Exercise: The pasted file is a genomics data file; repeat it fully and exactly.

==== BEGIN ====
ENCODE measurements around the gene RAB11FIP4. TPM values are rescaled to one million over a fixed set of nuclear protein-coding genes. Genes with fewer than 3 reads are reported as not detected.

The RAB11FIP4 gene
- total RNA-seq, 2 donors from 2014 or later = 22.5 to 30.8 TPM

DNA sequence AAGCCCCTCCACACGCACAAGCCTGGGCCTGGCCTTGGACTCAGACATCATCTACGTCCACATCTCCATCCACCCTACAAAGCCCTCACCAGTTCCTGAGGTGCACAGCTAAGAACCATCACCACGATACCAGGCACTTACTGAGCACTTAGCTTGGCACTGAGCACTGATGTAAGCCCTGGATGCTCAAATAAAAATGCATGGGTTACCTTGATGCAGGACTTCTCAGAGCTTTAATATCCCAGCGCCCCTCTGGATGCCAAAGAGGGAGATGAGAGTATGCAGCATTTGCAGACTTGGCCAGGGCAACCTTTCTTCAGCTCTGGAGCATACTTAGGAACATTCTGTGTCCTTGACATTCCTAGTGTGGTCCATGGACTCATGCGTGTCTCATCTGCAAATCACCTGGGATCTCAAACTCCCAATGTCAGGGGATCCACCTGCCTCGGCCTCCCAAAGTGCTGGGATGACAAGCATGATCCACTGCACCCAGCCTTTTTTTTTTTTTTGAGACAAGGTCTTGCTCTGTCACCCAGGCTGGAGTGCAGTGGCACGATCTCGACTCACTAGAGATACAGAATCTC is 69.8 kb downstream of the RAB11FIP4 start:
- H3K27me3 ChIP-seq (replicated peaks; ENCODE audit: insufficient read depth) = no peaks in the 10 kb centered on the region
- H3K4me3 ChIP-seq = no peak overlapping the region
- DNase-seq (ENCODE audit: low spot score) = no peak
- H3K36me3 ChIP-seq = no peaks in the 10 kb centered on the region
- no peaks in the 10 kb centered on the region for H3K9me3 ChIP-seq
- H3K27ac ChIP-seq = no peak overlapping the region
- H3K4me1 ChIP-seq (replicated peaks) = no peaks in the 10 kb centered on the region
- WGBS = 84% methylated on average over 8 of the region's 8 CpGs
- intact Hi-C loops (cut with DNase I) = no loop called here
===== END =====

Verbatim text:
ENCODE measurements around the gene RAB11FIP4. TPM values are rescaled to one million over a fixed set of nuclear protein-coding genes. Genes with fewer than 3 reads are reported as not detected.

The RAB11FIP4 gene
- total RNA-seq, 2 donors from 2014 or later = 22.5 to 30.8 TPM

DNA sequence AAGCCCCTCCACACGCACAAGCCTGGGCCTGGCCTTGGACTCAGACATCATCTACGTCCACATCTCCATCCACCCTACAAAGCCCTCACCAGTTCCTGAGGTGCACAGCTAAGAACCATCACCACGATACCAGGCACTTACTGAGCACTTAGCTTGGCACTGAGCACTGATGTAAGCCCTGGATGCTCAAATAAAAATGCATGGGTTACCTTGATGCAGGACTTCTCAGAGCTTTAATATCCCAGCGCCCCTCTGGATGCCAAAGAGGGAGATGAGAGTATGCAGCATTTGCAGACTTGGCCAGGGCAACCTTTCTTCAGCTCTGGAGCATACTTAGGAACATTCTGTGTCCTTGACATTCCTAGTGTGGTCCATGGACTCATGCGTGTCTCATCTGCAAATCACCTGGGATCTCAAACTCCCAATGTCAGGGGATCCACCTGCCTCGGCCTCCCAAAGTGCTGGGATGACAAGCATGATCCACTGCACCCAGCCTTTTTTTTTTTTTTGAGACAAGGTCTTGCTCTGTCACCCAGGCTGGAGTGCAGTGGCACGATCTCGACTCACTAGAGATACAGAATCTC is 69.8 kb downstream of the RAB11FIP4 start:
- H3K27me3 ChIP-seq (replicated peaks; ENCODE audit: insufficient read depth) = no peaks in the 10 kb centered on the region
- H3K4me3 ChIP-seq = no peak overlapping the region
- DNase-seq (ENCODE audit: low spot score) = no peak
- H3K36me3 ChIP-seq = no peaks in the 10 kb centered on the region
- no peaks in the 10 kb centered on the region for H3K9me3 ChIP-seq
- H3K27ac ChIP-seq = no peak overlapping the region
- H3K4me1 ChIP-seq (replicated peaks) = no peaks in the 10 kb centered on the region
- WGBS = 84% methylated on average over 8 of the region's 8 CpGs
- intact Hi-C loops (cut with DNase I) = no loop called here